- Through repeated actions, perhaps with variations or in different contexts or on different kinds of objects, the child is able to differentiate and integrate its elements and effects. This is the process of "reflecting abstraction" (described in detail in Piaget 2001).
- At the same time, the child is able to identify the properties of objects by the way different kinds of action affect them. This is the process of "empirical abstraction".
- By repeating this process across a wide range of objects and actions, the child establishes a new level of knowledge and insight. This is the process of forming a new "cognitive stage". This dual process allows the child to construct new ways of dealing with objects and new knowledge about objects themselves.
- However, once the child has constructed these new kinds of knowledge, he or she starts to use them to create still more complex objects and to carry out still more complex actions. As a result, the child starts to recognize still more complex patterns and to construct still more complex objects. Thus a new stage begins, which will only be completed when all the child's activity and experience have been re-organized on this still higher level.
This process may not be wholly gradual, but new evidence shows that the passage into new stages is more gradual than once thought. Once a new level of organization, knowledge and insight proves to be effective, it will quickly be generalized to other areas if they exist. As a result, transitions between stages can seem to be rapid and radical, but oftentimes the child has grasped one aspect of the new stage of cognitive functioning but not addressed others. The bulk of the time spent in a new stage consists of refining this new cognitive level however it is not always happening quickly. For example, a child may learn that two different colors of Play-Doh have been fused together to make one ball, based on the color. However, if sugar is mixed into water or iced tea, then the sugar "disappeared" and therefore does not exist. These levels of one concept of cognitive development are not realized all at once, giving us a gradual realization of the world around us.
It is because this process takes this dialectical form, in which each new stage is created through the further differentiation, integration, and synthesis of new structures out of the old, that the sequence of cognitive stages are logically necessary rather than simply empirically correct. Each new stage emerges only because the child can take for granted the achievements of its predecessors, and yet there are still more sophisticated forms of knowledge and action that are capable of being developed.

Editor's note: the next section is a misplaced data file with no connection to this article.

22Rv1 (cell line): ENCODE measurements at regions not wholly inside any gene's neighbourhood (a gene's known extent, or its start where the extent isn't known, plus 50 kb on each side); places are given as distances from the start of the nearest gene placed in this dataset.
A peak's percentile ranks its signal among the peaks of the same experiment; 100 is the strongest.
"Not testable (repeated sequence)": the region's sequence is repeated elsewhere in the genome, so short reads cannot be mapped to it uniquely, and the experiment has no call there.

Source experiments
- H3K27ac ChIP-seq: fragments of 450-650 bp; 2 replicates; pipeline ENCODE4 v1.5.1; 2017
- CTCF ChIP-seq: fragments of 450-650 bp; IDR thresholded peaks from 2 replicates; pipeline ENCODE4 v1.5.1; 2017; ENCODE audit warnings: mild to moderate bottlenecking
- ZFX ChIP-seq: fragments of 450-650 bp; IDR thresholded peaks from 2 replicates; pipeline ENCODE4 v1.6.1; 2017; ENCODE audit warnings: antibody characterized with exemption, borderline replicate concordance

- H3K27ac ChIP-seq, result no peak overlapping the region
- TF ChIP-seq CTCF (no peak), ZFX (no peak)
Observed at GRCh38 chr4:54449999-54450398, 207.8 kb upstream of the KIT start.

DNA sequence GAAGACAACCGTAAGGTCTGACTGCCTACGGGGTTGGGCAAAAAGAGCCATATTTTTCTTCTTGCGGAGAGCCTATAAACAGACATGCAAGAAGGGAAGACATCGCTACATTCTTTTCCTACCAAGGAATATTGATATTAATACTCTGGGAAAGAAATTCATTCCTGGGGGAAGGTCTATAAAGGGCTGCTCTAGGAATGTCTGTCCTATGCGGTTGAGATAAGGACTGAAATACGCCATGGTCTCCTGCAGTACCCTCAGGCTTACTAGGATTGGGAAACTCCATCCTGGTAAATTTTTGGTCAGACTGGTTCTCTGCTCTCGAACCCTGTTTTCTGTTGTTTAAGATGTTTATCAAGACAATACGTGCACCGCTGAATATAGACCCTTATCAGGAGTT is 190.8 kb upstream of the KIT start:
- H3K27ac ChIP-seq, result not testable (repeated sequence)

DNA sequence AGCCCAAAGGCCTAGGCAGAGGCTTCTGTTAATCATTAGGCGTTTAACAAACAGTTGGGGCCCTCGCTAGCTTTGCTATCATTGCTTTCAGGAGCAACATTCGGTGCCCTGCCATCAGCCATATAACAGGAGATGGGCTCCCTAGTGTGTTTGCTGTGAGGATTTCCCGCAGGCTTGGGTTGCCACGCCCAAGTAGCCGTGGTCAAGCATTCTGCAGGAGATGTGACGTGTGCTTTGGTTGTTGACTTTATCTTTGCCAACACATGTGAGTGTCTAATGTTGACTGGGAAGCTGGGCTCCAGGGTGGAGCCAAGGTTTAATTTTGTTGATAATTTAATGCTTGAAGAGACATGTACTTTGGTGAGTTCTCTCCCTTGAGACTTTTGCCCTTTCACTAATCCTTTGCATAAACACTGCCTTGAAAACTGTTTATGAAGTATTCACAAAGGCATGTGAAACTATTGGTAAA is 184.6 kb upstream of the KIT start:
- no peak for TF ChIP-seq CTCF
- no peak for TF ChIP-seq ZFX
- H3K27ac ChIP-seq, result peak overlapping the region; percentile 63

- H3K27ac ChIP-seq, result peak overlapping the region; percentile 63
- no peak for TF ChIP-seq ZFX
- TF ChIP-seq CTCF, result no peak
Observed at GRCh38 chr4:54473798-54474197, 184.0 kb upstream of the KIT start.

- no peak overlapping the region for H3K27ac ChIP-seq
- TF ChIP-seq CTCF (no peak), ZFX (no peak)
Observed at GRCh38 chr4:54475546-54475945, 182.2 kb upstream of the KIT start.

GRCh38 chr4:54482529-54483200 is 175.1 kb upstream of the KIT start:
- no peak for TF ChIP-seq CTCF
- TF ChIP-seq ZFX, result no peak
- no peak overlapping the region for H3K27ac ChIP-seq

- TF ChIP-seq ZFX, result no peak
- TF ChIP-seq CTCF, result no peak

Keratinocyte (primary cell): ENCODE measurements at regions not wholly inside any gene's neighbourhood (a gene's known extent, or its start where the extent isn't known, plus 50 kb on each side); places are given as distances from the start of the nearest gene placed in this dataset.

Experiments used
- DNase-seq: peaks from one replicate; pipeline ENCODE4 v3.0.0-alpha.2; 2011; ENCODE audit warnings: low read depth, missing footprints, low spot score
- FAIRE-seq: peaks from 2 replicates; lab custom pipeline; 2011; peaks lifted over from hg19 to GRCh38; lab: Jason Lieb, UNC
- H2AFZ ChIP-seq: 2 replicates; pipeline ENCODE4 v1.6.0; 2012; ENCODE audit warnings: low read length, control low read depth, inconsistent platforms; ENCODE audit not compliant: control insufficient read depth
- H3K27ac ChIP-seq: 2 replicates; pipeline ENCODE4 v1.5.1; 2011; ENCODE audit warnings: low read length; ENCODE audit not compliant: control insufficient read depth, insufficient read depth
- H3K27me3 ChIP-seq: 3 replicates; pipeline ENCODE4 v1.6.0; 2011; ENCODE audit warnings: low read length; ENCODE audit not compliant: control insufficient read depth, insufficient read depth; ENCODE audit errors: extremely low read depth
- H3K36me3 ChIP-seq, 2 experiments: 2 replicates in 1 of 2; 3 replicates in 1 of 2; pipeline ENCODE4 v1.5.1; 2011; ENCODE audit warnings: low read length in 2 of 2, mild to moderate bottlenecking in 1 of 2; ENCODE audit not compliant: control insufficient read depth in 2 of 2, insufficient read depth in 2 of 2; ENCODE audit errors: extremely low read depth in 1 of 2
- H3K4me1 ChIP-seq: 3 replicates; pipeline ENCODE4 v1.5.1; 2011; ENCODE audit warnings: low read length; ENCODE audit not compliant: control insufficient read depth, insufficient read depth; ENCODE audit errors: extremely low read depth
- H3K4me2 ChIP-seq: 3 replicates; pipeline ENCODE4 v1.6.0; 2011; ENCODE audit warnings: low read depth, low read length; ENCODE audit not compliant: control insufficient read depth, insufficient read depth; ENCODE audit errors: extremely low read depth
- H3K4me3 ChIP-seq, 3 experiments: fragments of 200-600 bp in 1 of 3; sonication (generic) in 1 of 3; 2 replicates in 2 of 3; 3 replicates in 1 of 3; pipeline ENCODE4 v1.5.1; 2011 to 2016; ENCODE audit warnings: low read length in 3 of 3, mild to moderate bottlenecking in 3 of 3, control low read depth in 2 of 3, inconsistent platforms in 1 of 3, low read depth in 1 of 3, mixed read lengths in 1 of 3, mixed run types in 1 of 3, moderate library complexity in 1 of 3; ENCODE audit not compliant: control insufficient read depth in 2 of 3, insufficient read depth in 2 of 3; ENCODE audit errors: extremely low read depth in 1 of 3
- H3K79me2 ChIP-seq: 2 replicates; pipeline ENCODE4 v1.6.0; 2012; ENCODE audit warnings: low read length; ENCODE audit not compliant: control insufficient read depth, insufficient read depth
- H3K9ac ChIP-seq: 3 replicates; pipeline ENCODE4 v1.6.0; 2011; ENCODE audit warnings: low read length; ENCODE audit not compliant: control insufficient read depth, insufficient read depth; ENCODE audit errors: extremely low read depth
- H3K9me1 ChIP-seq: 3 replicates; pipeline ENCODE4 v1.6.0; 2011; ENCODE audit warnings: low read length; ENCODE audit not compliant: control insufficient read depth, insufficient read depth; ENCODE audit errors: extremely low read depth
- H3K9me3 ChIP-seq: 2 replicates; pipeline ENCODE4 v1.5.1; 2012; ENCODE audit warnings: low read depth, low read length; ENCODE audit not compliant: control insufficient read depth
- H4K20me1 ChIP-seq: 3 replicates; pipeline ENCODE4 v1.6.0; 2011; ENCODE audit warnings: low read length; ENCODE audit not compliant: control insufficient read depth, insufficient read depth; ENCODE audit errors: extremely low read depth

Because it covers both how we gain knowledge about objects and our reflections on our own actions, Piaget's model of development explains a number of features of human knowledge that had never previously been accounted for. For example, by showing how children progressively enrich their understanding of things by acting on and reflecting on the effects of their own previous knowledge, they are able to organize their knowledge in increasingly complex structures. Thus, once a young child can consistently and accurately recognize different kinds of animals, he or she then acquires the ability to organize the different kinds into higher groupings such as "birds", "fish", and so on. This is significant because they are now able to know things about a new animal simply on the basis of the fact that it is a bird – for example, that it will lay eggs.
At the same time, by reflecting on their own actions, the child develops an increasingly sophisticated awareness of the "rules" that govern in various ways. For example, it is by this route that Piaget explains this child's growing awareness of notions such as "right", "valid", "necessary", "proper", and so on. In other words, it is through the process of objectification, reflection and abstraction that the child constructs the principles on which action is not only effective or correct but also justified.
One of Piaget's most famous studies focused purely on the discriminative abilities of children between the ages of two and a half years old, and four and a half years old. He began the study by taking children of different ages and placing two lines of sweets, one with the sweets in a line spread further apart, and one with the same number of sweets in a line placed more closely together. He found that, "Children between 2 years, 6 months old and 3 years, 2 months old correctly discriminate the relative number of objects in two rows; between 3 years, 2 months and 4 years, 6 months they indicate a longer row with fewer objects to have "more"; after 4 years, 6 months they again discriminate correctly" (Cognitive Capacity of Very Young Children, p. 141). Initially younger children were not studied, because if at four years old a child could not conserve quantity, then a younger child presumably could not either. The results show however that children that are younger than three years and two months have quantity conservation, but as they get older they lose this quality, and do not recover it until four and a half years old. This attribute may be lost due to a temporary inability to solve because of an overdependence on perceptual strategies, which correlates more candy with a longer line of candy, or due to the inability for a four-year-old to reverse situations.